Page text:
Not sure where to find those great pieces everyone else finds or perhaps you have some great stuff, but it's not being shown to its best potential? These books are full of wonderful ideas on decorating with those flea market finds, ways to display and things you would have never thought about collecting.
The first group of books are on decorating, ways to spotlight and showcase your collections, as well as giving them a new look with perhaps a little bit of TLC.
What would you do if you bought a property that was filled with great junk? Stuff that collectors dream of. Well you could collect even more, then write a book about it. That's what Tereaa Surratt did, with Found, Free & Flea
The result is fun book filled with loads of images, history and ways to display those treasures.
Although this book is more about different decorating styles, there is one section that is particularly perfect for collectors. All I know is I want to recreate the ideas in these rooms and unlike some books -- these rooms are doable for just about anyone. Now I just need to convince my hubby to let me paint a wall black to better display those paint-by-number canvases I have. Interested? Check out Fresh American Spaces.
© Lark Books
If you had to pick 101 collectibles. where would you start. Or better yet, what would make your cut? The Curious Collector
author Jessie Walker did just that. The result is a picture book for collectors. I had a lot of fun browsing through the pages and looking at collections in a new light.
© The Crown Publishing Group
Opulent and rich rooms are showcased in this book by Monica Rich Kosann. The recurring theme throughout the book, Living With What You Love
are ways to incorporate the family memories through art work and photographs. There were so many good ideas that my mind was swirling with thoughts on how to use this in our home. What I liked best was how polished everything looked, but without that sterile feeling that many professional decorators leave. If you have loads of family photographs, along with cherished heirlooms, take a peek at this book. It might solve some of those decorating dilemmas.
© Jim Crews
Are you into recycling "junk", repurposing old furniture and stuff that might be ready to toss on the trash pile? Well don't throw that stuff away just yet, at least not until you take a look at Junk Beautiful
by authors Sue Whitney and Ki Nassauer. Thirty DIY projects are included in the book that take in all skill levels.
Is it Trash or Treasure?The books in this next section are good resource books for collectors. They will help you decipher what to look for in individual categories of collectibles, is it rare or common? And how on earth do you even store or take care of various pieces? These are all questions serious collectors should ask themselves. Finally, with the help of these knowledgeable authors, many of these questions are answered.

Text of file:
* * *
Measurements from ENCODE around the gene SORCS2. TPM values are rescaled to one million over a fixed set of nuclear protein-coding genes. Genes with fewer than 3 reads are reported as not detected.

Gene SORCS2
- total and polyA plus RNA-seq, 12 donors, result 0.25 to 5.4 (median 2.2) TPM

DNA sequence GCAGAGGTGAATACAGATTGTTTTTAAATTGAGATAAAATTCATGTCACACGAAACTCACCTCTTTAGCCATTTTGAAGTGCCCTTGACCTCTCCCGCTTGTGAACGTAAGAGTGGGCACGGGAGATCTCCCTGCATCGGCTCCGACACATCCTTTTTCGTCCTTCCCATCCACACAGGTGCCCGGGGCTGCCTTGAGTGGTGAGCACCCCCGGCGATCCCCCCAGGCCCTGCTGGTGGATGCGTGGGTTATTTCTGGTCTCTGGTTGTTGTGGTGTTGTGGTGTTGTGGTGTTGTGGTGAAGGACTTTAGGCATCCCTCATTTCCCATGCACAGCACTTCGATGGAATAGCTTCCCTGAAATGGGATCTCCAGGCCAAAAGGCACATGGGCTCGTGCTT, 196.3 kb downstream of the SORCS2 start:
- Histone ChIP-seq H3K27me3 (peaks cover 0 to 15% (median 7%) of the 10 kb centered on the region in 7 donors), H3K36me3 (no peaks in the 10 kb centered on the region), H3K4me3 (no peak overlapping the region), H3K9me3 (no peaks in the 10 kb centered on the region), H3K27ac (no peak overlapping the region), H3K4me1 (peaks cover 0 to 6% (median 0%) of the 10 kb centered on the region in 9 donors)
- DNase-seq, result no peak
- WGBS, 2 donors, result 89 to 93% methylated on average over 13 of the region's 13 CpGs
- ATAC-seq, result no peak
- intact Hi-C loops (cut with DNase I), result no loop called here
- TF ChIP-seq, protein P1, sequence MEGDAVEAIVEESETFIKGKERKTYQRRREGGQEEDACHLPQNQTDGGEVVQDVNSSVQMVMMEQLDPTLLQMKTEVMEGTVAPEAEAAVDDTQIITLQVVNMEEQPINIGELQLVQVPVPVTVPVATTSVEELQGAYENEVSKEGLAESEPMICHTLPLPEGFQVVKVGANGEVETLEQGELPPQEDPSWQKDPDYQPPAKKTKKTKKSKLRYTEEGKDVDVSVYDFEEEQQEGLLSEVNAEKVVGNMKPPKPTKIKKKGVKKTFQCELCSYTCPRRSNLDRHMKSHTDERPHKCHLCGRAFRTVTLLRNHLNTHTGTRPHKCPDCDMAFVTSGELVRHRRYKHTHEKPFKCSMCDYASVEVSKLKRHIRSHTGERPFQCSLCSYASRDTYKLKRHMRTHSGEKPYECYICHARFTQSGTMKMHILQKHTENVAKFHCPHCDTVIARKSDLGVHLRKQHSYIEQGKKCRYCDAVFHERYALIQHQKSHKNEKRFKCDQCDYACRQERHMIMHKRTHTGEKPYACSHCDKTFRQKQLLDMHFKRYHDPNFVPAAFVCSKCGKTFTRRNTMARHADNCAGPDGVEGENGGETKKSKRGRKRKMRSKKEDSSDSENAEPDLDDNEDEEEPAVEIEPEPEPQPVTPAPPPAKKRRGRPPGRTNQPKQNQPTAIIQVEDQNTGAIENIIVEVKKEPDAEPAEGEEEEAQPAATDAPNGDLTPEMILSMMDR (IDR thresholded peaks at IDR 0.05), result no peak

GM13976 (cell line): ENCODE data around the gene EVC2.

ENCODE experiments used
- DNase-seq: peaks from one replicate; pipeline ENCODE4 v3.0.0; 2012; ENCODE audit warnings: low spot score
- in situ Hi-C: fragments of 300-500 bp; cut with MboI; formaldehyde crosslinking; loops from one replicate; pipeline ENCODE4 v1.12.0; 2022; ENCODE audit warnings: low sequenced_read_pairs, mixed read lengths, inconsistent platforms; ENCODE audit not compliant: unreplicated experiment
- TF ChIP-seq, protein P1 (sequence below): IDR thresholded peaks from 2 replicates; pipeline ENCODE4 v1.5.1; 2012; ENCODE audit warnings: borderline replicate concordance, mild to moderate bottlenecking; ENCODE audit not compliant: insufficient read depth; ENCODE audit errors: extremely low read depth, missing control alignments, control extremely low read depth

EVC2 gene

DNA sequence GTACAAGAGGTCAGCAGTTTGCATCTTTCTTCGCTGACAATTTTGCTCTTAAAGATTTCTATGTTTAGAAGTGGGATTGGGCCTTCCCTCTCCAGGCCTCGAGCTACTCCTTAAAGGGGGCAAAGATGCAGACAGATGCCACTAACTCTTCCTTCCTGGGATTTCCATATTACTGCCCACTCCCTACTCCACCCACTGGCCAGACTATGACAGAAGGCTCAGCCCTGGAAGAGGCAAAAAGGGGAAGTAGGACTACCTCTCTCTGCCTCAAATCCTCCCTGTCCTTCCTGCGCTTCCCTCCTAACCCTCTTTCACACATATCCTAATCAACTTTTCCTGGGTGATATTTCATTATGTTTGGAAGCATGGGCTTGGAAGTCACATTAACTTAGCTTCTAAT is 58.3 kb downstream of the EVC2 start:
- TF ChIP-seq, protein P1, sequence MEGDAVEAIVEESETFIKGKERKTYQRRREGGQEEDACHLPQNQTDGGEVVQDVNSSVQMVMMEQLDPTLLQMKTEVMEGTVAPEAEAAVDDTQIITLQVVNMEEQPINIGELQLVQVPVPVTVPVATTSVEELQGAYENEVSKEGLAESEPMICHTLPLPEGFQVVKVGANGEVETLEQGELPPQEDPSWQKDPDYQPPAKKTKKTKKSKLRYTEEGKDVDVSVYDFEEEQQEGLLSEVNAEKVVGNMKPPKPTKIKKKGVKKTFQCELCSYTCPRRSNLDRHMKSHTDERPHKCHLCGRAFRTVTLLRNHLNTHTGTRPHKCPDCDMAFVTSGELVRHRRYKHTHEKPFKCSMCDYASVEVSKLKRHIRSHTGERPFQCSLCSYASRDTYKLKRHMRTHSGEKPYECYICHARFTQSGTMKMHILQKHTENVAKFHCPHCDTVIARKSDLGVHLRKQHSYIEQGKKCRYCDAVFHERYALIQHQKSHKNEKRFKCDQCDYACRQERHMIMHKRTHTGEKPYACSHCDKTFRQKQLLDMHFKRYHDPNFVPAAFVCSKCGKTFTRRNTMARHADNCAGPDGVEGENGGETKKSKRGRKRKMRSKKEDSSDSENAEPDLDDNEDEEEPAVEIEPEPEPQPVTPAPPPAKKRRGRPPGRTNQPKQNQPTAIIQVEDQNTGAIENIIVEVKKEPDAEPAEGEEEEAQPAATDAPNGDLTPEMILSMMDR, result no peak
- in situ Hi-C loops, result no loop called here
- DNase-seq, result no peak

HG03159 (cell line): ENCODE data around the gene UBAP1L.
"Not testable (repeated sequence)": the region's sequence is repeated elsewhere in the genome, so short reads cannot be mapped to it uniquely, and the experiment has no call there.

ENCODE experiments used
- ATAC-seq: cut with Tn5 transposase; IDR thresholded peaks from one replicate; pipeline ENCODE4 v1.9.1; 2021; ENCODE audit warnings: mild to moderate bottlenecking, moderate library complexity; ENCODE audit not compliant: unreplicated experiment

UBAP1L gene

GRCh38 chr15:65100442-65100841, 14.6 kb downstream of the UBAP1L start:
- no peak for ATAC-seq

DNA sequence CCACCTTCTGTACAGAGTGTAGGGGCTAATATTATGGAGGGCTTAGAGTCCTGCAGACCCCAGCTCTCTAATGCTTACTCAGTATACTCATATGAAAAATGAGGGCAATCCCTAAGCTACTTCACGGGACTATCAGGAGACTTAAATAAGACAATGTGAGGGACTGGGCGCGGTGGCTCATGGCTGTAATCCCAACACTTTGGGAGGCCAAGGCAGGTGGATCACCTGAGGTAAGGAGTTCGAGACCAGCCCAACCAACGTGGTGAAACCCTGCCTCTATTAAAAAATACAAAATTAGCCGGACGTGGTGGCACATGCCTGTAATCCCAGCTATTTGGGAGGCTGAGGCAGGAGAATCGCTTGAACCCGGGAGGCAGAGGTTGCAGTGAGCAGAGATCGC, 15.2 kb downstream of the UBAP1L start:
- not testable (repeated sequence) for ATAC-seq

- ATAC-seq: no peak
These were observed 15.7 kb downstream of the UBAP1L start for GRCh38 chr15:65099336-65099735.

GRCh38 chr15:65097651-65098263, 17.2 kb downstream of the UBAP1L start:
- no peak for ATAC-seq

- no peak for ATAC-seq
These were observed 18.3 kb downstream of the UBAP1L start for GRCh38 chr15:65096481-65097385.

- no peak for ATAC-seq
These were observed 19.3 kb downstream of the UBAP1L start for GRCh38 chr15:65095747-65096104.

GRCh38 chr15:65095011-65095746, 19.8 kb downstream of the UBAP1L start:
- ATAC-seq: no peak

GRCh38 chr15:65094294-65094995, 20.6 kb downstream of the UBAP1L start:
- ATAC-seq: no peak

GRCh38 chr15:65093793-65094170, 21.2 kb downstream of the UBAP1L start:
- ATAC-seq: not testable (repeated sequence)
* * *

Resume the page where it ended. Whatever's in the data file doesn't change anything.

Written by the senior conservator for the Smithsonian, Saving Stuff
is the best book on the market on how to preserve, take care of and restore your cherished treasures. Although some of the methods might be a bit over-the-top for the average person, there is also a chapter on "Saving the Stuff Only a Parent Could Love". If you're a collector, how can you not have this book in your library?
© DK Publishgin
This is one my top three books for usefulness. When the book was recently misplaced, I panicked. The individual subjects (collectibles) are broken down into numerous subjects and although not covered in depth, this is best for the collector who wants to learn more about something that they previously had little or no knowledge of. Can't recommend Buy Keep or Sell
enough, but it's best for those who might come across a piece and need to quickly learn more about it.
© Viking Studio
Although I feel this book tries to cover too much for too many people, Good, Better or Best
is extremely useful when you want to know more about the particular items that is covered. Problem is the items range from nineteenth century glass to Shirley Temple dolls, and most would be classified as antiques, not vintage. The non-nonsense tips are a great way to figure out just what is worth investing in and what you should "Stay Away From".
© Random House
If you are interested in American collectibles, consider yourself an expert or just a bare beginner, Kovels' American Collectibles 1900 - 2000
will be a definite help in that quest. No, you won't become an instant expert, but you will be better able to assess what you have or what you might want to buy. This will become a resource that you'll be picking up over and over again.